class discussion February 6

Class Discussion: From Blank Stares to True Engagement

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Thirty years of research in the scholarship of teaching and learning in higher education have demonstrated that when students are engaged in the classroom, they learn more (Pascarella and Terezini 1991, 2005). Classroom discussion is likely the most commonly used strategy for actively engaging students. Whether it is a seminar course centered on discussion or a lecture punctuated by moments of interaction with students, discussion is likely second only to lecture as the most frequently used pedagogical strategy.


student raising hand in class March 27, 2017

How Do Students Learn from Participation in Class Discussion?

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Despite numerous arguments favoring active learning, especially class discussion, instructors sometimes worry that discussion is an inefficient or ineffective way for students to learn. What happens when students make non-value added, irrelevant, or inaccurate contributions? What about comments from non-experts that may obfuscate rather than clarify understanding? What about students who speak only to earn participation credit rather than contribute substantively to the discussion?


in class group work March 2, 2016

Clear Criteria: A Good Way to Improve Participation

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I continue to be impressed by the need for teachers to clarify common aspects of instruction instead of assuming that students’ understanding of what they entail are the same as ours. Participation is a good example. How often is it defined in the course syllabus? How often is it characterized beyond the basics when it’s discussed at the beginning of the course or at different times throughout the semester? We do probably agree on the essentials—questions, answers, and comments—but much more than that is needed if classroom interaction is to realize its potential as a student engagement strategy. Here’s an example of the degree of clarification I think we should be after:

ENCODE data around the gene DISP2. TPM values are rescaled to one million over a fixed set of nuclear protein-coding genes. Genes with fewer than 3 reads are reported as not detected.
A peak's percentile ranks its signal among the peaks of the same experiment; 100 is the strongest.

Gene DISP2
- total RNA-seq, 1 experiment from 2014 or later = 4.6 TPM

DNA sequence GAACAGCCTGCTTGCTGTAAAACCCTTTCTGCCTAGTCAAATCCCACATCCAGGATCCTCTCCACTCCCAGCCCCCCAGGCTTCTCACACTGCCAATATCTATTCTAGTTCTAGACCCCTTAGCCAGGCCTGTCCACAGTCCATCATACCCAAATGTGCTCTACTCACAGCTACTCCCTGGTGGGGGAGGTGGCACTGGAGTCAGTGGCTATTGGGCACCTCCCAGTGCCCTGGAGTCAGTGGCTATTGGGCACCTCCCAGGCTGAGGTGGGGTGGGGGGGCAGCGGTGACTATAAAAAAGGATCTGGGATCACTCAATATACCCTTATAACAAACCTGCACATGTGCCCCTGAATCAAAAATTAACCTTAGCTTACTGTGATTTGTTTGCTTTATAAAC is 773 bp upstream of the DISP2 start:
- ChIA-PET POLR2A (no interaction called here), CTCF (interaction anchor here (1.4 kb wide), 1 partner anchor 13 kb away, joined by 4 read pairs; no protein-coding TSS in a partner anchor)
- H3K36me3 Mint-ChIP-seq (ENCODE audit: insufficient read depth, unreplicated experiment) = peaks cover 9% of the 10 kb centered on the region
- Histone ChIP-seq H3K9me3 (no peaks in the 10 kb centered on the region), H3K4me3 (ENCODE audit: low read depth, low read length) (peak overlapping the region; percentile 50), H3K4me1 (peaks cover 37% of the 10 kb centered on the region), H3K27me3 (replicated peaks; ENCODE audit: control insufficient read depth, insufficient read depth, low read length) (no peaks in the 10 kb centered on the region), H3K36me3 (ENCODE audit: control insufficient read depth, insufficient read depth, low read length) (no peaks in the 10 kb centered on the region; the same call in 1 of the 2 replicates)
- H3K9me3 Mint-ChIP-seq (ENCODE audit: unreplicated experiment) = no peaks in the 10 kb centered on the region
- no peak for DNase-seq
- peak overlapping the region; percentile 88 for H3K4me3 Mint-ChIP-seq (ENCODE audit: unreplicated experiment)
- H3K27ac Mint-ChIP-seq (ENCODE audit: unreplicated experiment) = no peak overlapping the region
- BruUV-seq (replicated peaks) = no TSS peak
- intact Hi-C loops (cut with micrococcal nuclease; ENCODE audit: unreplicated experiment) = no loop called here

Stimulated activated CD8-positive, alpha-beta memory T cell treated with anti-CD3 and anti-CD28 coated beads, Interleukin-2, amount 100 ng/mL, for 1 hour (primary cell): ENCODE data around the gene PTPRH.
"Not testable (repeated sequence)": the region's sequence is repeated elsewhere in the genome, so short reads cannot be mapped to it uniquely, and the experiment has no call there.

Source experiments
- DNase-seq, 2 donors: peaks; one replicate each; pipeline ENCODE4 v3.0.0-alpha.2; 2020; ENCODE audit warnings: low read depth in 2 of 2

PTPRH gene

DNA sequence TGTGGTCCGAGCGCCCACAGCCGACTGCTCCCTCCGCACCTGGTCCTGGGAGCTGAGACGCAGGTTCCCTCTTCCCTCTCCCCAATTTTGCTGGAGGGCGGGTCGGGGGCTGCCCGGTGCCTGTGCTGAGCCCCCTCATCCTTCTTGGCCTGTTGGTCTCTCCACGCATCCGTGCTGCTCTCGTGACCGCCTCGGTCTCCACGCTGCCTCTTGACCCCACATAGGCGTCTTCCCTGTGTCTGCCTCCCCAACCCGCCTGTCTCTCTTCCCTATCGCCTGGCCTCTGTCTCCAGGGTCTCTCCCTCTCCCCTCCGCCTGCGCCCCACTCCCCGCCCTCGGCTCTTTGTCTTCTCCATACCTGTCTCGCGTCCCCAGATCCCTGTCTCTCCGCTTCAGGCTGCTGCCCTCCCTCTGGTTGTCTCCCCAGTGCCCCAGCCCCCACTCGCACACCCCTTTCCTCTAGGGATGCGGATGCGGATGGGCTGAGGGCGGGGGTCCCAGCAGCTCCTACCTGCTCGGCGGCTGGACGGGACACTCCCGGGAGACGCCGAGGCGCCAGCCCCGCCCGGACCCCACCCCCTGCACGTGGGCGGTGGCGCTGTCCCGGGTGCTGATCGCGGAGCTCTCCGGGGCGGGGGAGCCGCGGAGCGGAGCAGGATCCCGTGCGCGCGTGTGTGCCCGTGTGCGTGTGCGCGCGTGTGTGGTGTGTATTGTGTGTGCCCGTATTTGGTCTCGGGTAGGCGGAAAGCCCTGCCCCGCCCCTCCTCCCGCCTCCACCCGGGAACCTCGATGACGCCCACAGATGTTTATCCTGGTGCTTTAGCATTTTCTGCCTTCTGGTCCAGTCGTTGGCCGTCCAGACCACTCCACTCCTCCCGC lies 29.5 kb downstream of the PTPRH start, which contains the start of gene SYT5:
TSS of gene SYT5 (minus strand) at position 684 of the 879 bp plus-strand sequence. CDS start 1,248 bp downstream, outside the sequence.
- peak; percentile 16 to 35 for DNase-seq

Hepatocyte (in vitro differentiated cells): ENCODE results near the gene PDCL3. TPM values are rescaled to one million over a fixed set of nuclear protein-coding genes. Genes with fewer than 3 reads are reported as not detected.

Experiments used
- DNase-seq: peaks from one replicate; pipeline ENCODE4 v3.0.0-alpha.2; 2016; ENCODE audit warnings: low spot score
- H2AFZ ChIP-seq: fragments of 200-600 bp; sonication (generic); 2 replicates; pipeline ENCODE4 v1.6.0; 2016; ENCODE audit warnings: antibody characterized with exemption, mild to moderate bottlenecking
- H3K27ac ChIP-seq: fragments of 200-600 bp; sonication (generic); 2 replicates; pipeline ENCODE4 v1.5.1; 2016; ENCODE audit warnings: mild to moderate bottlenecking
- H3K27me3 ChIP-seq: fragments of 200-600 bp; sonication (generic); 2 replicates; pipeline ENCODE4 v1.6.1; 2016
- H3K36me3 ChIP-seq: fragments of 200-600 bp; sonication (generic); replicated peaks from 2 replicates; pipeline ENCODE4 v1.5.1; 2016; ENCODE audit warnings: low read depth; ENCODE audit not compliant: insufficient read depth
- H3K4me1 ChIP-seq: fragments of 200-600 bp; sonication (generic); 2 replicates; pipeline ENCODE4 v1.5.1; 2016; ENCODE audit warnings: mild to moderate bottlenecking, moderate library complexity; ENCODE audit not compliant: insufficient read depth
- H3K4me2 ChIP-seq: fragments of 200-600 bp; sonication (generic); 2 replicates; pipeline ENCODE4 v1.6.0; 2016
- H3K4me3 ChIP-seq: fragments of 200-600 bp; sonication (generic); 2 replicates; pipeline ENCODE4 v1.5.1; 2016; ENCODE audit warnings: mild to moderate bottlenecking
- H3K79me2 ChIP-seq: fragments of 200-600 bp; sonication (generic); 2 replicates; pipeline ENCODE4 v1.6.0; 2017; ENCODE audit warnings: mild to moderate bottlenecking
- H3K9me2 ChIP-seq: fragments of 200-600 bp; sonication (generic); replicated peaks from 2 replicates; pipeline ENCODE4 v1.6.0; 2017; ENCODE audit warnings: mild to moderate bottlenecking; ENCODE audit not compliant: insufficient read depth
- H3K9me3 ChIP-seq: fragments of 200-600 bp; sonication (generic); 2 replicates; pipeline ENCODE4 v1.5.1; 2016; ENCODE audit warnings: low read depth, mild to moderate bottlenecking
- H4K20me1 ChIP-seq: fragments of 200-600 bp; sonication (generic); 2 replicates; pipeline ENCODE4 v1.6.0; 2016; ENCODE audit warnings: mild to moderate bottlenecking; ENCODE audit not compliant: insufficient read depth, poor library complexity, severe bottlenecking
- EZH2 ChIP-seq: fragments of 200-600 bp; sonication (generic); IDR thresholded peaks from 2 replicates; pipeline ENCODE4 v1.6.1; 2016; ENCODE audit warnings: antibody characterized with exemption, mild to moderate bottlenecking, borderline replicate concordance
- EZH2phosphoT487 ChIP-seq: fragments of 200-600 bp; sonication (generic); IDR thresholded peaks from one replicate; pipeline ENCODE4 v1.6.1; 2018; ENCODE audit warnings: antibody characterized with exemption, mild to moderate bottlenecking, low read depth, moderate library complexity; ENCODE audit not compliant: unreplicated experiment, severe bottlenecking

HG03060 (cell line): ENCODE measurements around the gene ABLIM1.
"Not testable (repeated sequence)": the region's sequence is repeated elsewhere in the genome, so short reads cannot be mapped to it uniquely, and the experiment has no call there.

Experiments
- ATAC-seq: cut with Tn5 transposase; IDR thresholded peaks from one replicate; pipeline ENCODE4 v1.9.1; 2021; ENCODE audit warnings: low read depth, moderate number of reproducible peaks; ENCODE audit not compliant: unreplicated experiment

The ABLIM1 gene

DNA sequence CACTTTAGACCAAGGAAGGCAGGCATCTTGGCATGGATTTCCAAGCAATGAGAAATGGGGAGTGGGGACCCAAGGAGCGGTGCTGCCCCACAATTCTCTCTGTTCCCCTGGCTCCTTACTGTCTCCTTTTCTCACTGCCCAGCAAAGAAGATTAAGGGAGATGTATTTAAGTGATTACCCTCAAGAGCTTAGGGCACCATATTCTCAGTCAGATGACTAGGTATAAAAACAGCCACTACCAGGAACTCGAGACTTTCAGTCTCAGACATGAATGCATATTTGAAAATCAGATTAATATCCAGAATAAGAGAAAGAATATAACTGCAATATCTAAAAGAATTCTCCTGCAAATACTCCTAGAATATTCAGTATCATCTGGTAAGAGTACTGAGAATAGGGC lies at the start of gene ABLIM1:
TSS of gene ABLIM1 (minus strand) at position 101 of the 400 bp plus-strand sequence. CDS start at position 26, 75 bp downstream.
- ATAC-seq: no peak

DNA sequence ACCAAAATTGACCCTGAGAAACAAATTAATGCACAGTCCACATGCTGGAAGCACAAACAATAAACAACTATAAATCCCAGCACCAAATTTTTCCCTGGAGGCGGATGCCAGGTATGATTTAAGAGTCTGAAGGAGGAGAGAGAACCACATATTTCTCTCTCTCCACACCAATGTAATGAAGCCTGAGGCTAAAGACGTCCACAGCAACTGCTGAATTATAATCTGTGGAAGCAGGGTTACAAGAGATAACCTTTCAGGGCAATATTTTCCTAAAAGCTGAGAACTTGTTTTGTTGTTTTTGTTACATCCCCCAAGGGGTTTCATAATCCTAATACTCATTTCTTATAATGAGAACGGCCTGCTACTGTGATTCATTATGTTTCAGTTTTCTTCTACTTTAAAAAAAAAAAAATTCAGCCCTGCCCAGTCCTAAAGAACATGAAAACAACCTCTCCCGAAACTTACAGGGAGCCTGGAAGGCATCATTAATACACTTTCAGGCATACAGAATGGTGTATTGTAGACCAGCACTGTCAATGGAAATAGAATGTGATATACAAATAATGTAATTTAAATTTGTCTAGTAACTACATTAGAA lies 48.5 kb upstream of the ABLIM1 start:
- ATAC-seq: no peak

March 24, 2014

Daydreaming or Deep in Thought? Using Formative Assessment to Evaluate Student Participation

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Many instructors will argue that student participation in class is important. But what’s the difference between participation and engagement? What does good participation or engagement look like? How can you recognize it? And how can you tell if a student is not engaged?


September 4, 2012

How Accurately Do Students Track Their Participation?

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Grading participation presents a number of challenges. If instructors rely on their sense of who participated, how often, and in what ways, that can be a pretty subjective measure. After all, besides noting who’s contributing, the instructor needs to listen to what the student is saying, and frame a response while keeping the larger discussion context in mind. Is the discussion staying on track? Are there points that have yet to be made? If instructors opt for a more objective system, they face the cumbersome task of comment counting during the actual discussion. While listening to the student, the instructor must find the student’s name and record the comment. It requires a challenging set of multitasking skills.


July 9, 2012

Classroom Discussion: Professors Share Favorite Strategies for Engaging Students

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In the typical college classroom a small handful of students make the vast majority of comments. As a teacher you want to create a classroom environment that helps students of various learning styles and personalities to feel comfortable enough to contribute as well as understand the importance of class preparation and active participation. To reach this goal requires a constant balancing act of encouraging quiet, reflective students to speak up and, occasionally, asking the most active contributors to hold back from commenting in order to give others a chance.


August 2, 2011

Shy Students in the College Classroom: What Does it Take to Improve Participation?

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When I was in college I never raised my hand. Never. I didn’t raise my hand when I thought I knew the answer. I didn’t raise my hand even when I knew the answer with 100% absolute certainty. And I didn’t raise my hand when the professor was practically pleading for someone, anyone, to please participate.




student engagement February 15, 2011

10 Benefits of Getting Students to Participate in Classroom Discussions

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Participation is one of those workhorse instructional strategies—easy to use, straightforward, expected, and often quite successful at accomplishing a number of learning goals. It’s good to remind ourselves of its many different uses, especially on those days when getting students to participate feels like pulling hens’ teeth.